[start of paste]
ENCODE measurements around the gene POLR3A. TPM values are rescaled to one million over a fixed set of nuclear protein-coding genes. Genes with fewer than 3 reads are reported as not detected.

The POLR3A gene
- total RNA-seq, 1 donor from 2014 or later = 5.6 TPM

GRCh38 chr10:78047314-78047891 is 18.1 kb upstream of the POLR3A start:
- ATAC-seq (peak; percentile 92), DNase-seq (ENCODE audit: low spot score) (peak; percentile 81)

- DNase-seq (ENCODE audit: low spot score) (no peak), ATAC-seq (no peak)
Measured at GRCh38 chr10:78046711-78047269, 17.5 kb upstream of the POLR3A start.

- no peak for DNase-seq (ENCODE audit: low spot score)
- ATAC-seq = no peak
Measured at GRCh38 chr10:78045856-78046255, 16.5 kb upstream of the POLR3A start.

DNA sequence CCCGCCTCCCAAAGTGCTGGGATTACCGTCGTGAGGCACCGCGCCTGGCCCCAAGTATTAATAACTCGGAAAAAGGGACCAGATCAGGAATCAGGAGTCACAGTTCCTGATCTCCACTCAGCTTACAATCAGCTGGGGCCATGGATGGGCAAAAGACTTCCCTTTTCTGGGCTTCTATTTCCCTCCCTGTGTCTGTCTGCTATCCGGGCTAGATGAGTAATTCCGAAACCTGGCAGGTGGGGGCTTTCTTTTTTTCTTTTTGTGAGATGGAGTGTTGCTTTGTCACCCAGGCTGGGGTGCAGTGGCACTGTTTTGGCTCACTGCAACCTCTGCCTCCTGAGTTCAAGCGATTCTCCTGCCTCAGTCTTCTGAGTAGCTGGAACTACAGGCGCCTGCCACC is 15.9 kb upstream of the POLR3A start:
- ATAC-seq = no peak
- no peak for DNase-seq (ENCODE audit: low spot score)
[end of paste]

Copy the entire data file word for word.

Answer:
ENCODE measurements around the gene POLR3A. TPM values are rescaled to one million over a fixed set of nuclear protein-coding genes. Genes with fewer than 3 reads are reported as not detected.

The POLR3A gene
- total RNA-seq, 1 donor from 2014 or later = 5.6 TPM

GRCh38 chr10:78047314-78047891 is 18.1 kb upstream of the POLR3A start:
- ATAC-seq (peak; percentile 92), DNase-seq (ENCODE audit: low spot score) (peak; percentile 81)

- DNase-seq (ENCODE audit: low spot score) (no peak), ATAC-seq (no peak)
Measured at GRCh38 chr10:78046711-78047269, 17.5 kb upstream of the POLR3A start.

- no peak for DNase-seq (ENCODE audit: low spot score)
- ATAC-seq = no peak
Measured at GRCh38 chr10:78045856-78046255, 16.5 kb upstream of the POLR3A start.

DNA sequence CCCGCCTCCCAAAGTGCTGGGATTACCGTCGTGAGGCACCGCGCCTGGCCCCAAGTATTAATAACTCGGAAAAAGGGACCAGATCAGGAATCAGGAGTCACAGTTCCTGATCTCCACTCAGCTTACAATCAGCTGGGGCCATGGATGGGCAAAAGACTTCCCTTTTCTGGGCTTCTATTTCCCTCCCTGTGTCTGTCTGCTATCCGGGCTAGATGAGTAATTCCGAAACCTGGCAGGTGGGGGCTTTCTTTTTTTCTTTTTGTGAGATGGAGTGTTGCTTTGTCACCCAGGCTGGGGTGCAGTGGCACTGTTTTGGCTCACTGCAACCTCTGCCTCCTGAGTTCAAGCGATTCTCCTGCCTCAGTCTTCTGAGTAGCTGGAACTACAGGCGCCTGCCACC is 15.9 kb upstream of the POLR3A start:
- ATAC-seq = no peak
- no peak for DNase-seq (ENCODE audit: low spot score)